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Wide way pleases businesses

When it came to redesigning Clearwater-Largo Road, the business people spoke, and Largo leaders listened.

Never mind what their neighbors to the north in Clearwater did.

Largo officials initially proposed following Clearwater's lead on its stretch of the well-traveled road (Fort Harrison Avenue in Clearwater), reducing the five-lane road to one lane in each direction with a center turn lane.

Although the 3-lane plan for Clearwater-Largo Road between West Bay Drive and Ponce De Leon Boulevard would have allowed for onstreet parking, business owners resisted that move.

Reduced lanes would encourage drivers to seek alternate roads and cut into drive-by traffic, business owners argued.

"If they killed the traffic, that's the one thing we have right now," said Nick Pappas, owner of Grillmarks restaurant. "If you take that away, that is really going to hurt our businesses."

Pappas and the owners of about 10 of the other largest business along the corridor formed the Clearwater-Largo Road Business Group to present a unified front. Without pedestrian traffic, keeping the road at five lanes is critical, Pappas said.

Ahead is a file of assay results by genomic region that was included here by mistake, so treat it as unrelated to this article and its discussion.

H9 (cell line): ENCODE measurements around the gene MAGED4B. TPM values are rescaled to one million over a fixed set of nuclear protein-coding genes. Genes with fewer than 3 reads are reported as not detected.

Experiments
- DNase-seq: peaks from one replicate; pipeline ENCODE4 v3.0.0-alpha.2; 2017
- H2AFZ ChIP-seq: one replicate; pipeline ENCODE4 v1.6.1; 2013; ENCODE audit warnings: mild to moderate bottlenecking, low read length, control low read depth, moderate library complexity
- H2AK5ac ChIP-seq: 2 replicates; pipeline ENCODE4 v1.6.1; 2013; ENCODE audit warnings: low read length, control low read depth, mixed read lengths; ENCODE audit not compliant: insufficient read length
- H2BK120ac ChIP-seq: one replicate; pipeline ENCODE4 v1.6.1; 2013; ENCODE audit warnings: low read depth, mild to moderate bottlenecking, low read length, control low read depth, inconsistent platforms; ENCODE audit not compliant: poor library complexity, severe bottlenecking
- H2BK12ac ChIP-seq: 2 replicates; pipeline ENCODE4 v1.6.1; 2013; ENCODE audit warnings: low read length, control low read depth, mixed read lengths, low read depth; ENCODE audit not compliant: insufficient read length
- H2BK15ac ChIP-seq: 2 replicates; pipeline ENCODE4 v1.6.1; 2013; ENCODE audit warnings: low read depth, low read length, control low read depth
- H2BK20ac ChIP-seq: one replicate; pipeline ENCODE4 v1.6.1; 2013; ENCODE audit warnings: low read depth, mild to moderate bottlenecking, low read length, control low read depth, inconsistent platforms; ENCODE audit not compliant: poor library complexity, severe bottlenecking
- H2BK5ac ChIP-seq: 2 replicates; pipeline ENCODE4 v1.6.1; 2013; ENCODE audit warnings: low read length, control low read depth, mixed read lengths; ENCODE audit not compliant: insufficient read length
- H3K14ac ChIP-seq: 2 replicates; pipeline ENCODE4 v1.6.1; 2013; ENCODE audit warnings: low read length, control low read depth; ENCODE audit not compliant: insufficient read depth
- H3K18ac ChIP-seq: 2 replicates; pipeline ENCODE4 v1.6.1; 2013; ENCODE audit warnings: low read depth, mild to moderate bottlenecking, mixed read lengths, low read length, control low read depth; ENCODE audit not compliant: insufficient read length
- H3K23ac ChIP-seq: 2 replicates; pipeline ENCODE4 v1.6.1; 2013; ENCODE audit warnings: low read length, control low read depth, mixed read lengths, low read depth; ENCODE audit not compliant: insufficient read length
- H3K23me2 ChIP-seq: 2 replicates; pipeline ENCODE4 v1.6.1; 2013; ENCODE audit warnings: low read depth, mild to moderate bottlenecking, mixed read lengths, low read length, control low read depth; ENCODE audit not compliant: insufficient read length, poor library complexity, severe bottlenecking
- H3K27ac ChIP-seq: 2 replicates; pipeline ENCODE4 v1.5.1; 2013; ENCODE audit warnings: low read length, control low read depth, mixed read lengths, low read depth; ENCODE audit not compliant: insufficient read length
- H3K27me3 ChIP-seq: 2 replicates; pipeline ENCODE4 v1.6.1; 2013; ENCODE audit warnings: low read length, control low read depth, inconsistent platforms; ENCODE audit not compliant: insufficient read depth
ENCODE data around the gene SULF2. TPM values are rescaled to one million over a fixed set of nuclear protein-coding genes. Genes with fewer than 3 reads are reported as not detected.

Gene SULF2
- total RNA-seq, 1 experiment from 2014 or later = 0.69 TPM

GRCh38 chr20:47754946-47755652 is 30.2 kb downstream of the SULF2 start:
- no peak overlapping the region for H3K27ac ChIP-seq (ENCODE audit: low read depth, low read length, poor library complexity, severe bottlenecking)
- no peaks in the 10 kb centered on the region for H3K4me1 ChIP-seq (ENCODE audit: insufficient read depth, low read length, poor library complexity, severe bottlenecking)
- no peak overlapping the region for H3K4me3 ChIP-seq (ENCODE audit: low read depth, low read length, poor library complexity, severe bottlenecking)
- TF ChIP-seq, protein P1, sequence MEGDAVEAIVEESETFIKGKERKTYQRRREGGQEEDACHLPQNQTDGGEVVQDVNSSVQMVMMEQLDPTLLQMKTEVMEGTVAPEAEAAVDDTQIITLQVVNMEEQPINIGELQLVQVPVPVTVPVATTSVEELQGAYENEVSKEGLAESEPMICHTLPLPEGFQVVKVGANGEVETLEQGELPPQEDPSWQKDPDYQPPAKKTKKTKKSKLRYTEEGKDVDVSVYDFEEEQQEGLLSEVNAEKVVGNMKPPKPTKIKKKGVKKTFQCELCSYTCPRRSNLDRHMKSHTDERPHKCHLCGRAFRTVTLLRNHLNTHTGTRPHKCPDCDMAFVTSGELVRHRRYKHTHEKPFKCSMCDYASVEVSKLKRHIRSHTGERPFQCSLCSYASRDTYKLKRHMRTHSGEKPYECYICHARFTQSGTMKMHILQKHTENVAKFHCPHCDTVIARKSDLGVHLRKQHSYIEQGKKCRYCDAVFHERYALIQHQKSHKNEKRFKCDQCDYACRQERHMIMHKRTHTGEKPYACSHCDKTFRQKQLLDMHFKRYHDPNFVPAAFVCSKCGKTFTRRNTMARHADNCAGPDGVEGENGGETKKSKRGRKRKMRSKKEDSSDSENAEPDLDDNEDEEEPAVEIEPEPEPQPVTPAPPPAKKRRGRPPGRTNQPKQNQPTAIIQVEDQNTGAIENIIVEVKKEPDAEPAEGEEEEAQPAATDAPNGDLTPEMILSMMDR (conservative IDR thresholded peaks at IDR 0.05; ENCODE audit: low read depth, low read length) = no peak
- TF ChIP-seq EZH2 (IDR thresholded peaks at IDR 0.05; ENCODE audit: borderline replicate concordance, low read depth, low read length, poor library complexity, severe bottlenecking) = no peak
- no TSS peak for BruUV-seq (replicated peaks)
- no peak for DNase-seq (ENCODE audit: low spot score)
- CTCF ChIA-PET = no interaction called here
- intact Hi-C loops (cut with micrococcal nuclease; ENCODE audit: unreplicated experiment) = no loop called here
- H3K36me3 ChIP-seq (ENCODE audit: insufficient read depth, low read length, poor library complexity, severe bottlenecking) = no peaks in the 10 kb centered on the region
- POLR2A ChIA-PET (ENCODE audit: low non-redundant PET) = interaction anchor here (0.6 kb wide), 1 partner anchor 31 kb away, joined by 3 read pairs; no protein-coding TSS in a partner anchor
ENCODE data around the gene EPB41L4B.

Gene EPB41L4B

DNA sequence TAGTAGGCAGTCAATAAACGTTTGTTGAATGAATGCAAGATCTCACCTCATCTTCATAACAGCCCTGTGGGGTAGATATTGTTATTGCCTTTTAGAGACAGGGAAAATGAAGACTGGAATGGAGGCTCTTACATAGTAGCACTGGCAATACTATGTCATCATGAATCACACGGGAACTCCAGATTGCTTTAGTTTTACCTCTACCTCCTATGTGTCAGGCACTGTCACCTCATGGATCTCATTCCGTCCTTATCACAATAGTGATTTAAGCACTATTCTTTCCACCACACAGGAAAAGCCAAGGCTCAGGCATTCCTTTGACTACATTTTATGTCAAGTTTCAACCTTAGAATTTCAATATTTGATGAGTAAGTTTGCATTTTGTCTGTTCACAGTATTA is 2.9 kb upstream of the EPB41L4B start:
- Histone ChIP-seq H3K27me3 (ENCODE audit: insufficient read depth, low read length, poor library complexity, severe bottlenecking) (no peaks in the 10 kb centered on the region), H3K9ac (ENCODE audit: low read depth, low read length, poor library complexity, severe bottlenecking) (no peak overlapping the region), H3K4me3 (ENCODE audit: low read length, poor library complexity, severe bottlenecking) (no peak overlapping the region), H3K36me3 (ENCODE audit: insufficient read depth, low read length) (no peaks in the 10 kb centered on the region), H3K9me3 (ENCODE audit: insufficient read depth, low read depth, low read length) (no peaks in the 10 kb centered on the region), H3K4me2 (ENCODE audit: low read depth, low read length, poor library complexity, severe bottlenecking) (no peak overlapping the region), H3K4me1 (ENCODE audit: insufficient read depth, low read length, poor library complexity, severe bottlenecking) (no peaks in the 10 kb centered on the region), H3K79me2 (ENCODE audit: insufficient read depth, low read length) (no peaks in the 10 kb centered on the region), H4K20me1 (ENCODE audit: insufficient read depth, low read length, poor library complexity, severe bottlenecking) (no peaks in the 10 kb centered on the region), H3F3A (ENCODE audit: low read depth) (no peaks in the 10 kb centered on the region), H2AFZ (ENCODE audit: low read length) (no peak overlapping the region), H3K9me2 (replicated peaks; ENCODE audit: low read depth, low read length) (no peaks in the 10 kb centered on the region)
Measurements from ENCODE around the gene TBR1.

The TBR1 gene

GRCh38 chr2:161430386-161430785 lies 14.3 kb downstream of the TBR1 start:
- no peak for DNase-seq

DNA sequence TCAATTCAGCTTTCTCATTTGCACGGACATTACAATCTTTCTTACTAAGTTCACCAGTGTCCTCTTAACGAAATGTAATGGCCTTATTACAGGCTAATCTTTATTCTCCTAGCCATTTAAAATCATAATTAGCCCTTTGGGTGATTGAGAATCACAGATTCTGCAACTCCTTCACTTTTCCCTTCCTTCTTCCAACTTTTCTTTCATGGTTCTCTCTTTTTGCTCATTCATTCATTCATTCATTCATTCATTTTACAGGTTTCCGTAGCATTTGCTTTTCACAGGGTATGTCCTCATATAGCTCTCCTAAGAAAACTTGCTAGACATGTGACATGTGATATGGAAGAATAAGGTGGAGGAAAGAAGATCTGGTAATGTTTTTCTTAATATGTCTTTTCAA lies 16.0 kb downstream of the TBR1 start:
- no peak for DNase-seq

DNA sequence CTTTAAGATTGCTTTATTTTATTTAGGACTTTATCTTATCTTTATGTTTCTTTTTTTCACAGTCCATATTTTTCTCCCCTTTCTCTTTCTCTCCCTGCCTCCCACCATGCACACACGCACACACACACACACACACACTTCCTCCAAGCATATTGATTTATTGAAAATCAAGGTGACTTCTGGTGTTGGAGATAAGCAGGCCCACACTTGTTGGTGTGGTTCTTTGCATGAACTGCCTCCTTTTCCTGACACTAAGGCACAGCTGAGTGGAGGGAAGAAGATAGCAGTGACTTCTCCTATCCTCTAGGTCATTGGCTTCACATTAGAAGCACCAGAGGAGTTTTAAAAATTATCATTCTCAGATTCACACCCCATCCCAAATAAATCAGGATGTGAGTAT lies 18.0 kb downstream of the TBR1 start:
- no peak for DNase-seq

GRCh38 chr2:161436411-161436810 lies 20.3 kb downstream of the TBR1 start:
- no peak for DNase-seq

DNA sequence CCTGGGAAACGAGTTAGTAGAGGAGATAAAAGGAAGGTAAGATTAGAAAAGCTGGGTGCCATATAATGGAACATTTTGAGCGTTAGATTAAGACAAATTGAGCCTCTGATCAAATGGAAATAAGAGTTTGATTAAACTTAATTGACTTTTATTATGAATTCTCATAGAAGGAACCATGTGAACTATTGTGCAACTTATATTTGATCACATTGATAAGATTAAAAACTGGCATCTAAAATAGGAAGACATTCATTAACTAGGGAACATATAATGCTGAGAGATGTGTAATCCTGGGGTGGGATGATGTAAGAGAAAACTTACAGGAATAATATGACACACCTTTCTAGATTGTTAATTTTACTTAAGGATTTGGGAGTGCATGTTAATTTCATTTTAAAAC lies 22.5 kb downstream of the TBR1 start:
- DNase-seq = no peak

City officials listened. The $1.8-million streetscape plan now proposes keeping all five lanes.

They listened again when business leaders chafed at the proposal to start construction in February. In deference to the busy tourist season, work on the nine-month project will instead be put off until April, when most of the snowbirds will be gone.

"This whole project is for the business owners," said city engineer Todd Bosso. "And we don't want it to (negatively) affect their businesses."

"We are trying to do whatever boost (Clearwater-Largo Road) needs to attract more businesses and people who will patronize those new businesses as well as to patronize the businesses that are already there," he said.

The streetscaping plan calls for 10 island medians with palm trees and other landscaping, similar to the medians along Gulf-to-Bay Boulevard.

"We wanted to break up a big, expansive roadway," Bosso said.

The city also intends to add several bricked mid-block crosswalks, decorative brick bands along the edges of sidewalks and brick walkways at cross streets. Also, they will add ornate, pedestrian-level lights every 10 feet, similar to those now on West Bay Drive.

The ultimate goal is to create a road that is appealing to pedestrians, Bosso said.

The revised plan met with overwhelming community support, particularly among business owners, when it was presented at a community meeting last month.

"We're definitely excited about the plan the city has to fix it," Pappas said. "I think it will beautify the area. And I hope, ultimately, it will attract more businesses to the area and will help make it a destination area.

"Right now, businesses are starting to pop up. Business is starting to improve."

But there are still some bad stretches, Pappas said, including areas with crime-ridden mobile home parks.

"I have no problem with trailer parks, but there are some bad ones along here where there is crime and drugs," he said.

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